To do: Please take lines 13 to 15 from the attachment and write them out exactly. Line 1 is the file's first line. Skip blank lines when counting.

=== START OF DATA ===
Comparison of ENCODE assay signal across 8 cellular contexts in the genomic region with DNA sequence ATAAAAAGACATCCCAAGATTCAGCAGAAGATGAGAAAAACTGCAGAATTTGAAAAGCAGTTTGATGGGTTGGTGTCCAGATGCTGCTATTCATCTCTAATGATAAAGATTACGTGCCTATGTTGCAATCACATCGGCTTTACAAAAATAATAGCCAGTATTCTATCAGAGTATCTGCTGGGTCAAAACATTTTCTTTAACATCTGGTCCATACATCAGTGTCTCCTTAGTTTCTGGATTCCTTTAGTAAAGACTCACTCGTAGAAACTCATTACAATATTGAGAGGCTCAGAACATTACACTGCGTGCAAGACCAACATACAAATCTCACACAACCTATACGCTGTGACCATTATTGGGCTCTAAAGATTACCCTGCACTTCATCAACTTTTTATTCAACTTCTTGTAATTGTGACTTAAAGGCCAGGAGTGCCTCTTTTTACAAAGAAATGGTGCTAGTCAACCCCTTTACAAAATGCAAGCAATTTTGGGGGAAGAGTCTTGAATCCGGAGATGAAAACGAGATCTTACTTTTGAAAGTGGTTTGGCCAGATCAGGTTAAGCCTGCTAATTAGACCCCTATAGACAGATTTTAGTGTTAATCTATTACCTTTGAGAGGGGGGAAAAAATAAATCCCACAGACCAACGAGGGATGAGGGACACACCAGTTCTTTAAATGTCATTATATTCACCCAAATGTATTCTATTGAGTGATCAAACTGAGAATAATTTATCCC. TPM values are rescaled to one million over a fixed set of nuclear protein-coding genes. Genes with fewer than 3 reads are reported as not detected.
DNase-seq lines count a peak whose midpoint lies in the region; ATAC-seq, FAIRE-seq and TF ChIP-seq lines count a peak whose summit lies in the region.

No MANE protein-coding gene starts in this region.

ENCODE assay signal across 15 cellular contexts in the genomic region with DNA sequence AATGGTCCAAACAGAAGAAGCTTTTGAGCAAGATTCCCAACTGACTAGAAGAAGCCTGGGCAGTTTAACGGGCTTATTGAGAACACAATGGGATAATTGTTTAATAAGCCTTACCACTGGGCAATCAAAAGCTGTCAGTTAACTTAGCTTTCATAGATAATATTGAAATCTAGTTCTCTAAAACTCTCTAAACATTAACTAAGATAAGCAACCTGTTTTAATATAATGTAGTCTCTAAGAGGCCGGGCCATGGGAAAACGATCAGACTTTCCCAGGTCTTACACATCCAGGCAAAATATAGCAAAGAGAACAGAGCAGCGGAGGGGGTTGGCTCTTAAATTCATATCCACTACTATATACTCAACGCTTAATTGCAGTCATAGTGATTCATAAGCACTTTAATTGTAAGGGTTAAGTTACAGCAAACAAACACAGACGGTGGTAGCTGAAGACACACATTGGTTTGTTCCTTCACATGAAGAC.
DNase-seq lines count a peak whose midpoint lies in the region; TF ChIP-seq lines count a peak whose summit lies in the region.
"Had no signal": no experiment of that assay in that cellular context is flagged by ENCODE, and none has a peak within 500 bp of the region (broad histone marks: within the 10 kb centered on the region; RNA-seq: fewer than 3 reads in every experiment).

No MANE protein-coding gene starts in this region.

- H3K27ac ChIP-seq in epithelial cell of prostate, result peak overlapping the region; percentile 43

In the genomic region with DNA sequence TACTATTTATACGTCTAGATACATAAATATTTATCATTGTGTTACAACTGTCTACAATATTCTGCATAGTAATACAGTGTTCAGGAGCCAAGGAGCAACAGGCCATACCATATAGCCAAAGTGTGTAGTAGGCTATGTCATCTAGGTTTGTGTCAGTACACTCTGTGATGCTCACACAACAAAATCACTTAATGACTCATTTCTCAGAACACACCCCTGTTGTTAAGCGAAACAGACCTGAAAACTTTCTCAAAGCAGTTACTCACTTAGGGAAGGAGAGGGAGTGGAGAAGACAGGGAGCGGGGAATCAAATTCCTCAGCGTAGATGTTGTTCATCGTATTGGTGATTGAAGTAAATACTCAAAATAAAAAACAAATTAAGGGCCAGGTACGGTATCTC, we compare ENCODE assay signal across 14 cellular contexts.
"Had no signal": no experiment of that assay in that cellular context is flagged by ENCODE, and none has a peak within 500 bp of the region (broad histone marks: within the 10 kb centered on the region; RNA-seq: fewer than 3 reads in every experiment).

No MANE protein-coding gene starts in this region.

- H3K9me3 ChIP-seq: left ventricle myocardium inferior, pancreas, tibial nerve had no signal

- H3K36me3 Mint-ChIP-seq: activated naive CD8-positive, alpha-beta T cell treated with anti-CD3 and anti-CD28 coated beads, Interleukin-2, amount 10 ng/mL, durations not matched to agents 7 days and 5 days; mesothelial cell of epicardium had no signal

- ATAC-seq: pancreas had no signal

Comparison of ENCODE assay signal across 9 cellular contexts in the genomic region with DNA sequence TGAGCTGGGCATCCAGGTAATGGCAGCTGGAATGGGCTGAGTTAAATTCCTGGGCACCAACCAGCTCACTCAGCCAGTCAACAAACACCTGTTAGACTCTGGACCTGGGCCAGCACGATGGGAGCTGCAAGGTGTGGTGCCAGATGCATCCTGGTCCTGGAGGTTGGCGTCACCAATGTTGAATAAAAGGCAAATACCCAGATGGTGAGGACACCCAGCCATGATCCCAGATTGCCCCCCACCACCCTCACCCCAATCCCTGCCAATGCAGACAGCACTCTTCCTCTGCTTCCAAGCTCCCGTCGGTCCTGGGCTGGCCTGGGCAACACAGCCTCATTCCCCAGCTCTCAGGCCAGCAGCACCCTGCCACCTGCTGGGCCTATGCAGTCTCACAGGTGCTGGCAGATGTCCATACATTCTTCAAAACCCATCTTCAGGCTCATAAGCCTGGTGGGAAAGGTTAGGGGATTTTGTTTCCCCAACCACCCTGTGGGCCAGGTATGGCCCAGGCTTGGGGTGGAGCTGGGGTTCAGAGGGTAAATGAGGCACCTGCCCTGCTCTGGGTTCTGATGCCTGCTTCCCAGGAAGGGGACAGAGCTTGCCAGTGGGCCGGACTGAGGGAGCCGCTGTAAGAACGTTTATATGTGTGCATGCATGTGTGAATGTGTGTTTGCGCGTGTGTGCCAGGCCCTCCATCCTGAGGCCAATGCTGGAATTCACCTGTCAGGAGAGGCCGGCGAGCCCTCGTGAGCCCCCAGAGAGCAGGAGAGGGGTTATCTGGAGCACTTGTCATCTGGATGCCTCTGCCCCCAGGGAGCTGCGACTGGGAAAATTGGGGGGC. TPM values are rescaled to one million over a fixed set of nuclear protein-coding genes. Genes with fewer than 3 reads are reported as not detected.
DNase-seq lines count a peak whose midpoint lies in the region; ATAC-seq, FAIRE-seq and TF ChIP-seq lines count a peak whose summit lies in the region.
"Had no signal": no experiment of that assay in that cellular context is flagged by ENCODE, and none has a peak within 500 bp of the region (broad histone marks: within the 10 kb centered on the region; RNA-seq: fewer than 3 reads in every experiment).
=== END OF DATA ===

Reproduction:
- H3K36me3 Mint-ChIP-seq: activated naive CD8-positive, alpha-beta T cell treated with anti-CD3 and anti-CD28 coated beads, Interleukin-2, amount 10 ng/mL, durations not matched to agents 7 days and 5 days; mesothelial cell of epicardium had no signal

- ATAC-seq: pancreas had no signal

Comparison of ENCODE assay signal across 9 cellular contexts in the genomic region with DNA sequence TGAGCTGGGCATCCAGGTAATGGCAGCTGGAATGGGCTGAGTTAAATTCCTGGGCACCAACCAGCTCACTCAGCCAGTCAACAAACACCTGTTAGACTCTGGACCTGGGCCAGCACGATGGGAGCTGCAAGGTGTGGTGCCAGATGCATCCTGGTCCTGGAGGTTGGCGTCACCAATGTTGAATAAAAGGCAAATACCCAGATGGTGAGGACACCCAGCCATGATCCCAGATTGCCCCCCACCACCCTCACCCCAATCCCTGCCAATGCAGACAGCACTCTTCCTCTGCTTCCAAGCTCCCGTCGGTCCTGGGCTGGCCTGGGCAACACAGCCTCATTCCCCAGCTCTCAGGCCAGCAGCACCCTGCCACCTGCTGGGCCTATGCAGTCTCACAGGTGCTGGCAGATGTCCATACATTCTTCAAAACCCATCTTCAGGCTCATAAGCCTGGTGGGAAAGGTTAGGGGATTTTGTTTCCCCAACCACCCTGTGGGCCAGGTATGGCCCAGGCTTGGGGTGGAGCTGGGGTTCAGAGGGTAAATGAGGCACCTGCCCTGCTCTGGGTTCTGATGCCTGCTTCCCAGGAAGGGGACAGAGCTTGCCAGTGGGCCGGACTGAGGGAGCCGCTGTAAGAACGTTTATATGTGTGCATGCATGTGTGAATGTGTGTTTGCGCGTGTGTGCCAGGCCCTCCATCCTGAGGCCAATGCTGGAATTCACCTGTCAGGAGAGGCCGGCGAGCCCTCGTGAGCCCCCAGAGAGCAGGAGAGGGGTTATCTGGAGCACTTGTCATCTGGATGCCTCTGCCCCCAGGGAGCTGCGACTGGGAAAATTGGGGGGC. TPM values are rescaled to one million over a fixed set of nuclear protein-coding genes. Genes with fewer than 3 reads are reported as not detected.